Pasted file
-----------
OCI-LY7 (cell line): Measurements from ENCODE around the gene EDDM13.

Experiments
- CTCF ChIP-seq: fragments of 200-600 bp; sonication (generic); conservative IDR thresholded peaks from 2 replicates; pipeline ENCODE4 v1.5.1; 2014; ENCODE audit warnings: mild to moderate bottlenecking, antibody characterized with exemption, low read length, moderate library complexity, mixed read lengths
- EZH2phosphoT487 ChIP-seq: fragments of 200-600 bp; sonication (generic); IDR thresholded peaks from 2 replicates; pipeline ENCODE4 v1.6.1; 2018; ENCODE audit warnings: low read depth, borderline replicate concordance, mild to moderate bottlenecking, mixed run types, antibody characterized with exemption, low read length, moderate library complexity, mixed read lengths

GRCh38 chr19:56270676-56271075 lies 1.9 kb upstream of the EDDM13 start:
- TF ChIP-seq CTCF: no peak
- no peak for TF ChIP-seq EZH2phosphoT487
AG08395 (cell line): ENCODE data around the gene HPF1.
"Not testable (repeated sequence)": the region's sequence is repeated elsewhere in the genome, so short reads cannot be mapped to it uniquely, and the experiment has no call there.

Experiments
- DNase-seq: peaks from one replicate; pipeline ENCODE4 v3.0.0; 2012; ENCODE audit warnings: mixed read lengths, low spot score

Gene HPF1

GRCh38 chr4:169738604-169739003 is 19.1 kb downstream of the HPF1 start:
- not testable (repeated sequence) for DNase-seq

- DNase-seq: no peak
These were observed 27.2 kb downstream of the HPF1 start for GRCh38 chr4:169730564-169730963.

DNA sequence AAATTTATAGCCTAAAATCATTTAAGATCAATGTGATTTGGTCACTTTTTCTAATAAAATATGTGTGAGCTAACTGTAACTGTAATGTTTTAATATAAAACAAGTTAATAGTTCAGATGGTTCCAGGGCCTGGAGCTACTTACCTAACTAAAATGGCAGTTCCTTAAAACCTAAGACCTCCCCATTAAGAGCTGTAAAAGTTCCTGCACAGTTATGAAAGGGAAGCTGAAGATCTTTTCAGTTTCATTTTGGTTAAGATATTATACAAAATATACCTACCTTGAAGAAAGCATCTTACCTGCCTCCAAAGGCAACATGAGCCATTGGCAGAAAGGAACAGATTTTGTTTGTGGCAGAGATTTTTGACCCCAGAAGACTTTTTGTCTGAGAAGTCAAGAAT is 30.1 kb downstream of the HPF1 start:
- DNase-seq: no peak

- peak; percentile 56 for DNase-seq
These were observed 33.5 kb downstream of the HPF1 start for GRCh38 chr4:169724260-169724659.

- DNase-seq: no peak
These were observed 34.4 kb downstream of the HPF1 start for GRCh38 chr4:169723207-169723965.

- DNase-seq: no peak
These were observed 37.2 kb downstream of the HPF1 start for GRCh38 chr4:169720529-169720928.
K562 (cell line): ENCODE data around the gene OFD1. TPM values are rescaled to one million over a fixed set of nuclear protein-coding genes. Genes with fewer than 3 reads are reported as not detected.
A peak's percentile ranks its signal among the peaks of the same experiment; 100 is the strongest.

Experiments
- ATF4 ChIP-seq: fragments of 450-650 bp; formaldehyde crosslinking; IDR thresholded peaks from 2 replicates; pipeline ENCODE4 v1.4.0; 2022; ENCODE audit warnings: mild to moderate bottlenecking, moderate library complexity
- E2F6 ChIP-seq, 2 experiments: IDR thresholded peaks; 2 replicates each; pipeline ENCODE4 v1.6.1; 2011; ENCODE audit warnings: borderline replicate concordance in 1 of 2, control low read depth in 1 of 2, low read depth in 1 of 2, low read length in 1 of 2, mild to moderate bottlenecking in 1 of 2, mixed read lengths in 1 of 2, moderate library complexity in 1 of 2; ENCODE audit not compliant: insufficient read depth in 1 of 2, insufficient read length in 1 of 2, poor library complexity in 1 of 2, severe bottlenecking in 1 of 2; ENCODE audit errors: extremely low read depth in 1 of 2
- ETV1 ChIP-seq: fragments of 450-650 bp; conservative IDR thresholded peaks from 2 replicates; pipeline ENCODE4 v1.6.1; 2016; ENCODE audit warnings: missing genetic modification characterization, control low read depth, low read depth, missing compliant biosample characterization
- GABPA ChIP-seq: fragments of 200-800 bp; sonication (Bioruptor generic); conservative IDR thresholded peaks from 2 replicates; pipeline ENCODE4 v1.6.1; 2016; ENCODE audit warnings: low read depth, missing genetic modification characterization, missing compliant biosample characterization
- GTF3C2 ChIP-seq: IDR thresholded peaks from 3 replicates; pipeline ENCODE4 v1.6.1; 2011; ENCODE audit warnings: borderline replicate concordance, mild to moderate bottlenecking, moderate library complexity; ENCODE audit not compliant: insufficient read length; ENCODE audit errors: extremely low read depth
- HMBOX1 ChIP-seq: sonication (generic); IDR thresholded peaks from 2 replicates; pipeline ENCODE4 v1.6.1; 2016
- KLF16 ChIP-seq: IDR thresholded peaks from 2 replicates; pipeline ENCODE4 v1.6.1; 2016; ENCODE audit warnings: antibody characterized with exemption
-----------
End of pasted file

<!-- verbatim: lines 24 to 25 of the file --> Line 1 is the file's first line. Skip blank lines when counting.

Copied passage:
These were observed 37.2 kb downstream of the HPF1 start for GRCh38 chr4:169720529-169720928.
K562 (cell line): ENCODE data around the gene OFD1. TPM values are rescaled to one million over a fixed set of nuclear protein-coding genes. Genes with fewer than 3 reads are reported as not detected.